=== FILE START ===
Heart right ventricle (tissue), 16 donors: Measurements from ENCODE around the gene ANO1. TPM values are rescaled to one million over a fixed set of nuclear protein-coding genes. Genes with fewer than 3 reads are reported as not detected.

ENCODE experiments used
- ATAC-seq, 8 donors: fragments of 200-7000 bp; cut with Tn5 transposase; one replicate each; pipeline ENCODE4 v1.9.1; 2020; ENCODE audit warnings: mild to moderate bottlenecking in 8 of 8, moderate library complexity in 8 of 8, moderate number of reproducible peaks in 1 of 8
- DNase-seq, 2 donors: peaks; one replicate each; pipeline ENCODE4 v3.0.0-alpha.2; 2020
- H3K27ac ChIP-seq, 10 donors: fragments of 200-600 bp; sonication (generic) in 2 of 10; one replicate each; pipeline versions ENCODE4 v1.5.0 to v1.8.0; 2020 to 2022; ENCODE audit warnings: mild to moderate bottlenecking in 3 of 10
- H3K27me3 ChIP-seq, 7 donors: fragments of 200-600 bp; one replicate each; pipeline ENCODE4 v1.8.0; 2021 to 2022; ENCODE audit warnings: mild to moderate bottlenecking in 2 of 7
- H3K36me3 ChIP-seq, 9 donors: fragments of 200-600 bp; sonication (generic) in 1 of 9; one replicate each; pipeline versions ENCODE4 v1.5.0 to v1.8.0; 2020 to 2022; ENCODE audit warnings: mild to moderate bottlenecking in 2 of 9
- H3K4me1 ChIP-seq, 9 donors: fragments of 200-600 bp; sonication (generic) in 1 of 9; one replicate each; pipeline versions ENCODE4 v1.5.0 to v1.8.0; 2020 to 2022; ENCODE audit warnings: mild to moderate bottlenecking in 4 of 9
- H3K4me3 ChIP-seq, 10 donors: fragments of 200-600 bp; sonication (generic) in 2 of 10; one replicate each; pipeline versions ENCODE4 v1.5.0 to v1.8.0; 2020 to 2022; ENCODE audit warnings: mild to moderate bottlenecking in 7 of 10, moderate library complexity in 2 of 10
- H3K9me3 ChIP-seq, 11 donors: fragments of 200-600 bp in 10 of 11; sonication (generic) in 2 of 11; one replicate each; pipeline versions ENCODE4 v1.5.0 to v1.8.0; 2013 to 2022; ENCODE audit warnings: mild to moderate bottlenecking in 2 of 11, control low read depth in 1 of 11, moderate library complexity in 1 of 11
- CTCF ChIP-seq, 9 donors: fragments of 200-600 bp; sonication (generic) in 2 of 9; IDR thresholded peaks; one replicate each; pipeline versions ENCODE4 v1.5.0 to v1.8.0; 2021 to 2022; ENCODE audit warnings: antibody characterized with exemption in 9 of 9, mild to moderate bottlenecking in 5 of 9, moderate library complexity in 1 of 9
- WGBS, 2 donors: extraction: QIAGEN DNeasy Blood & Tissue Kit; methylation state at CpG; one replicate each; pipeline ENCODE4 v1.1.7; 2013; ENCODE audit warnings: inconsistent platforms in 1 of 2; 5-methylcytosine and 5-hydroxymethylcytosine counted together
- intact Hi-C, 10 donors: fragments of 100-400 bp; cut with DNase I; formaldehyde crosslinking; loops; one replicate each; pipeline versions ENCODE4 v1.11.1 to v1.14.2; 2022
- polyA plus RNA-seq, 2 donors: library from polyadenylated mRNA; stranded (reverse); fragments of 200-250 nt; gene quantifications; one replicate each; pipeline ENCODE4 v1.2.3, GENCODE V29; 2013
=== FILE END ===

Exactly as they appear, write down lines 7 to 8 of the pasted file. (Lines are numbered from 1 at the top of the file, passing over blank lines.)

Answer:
- H3K36me3 ChIP-seq, 9 donors: fragments of 200-600 bp; sonication (generic) in 1 of 9; one replicate each; pipeline versions ENCODE4 v1.5.0 to v1.8.0; 2020 to 2022; ENCODE audit warnings: mild to moderate bottlenecking in 2 of 9
- H3K4me1 ChIP-seq, 9 donors: fragments of 200-600 bp; sonication (generic) in 1 of 9; one replicate each; pipeline versions ENCODE4 v1.5.0 to v1.8.0; 2020 to 2022; ENCODE audit warnings: mild to moderate bottlenecking in 4 of 9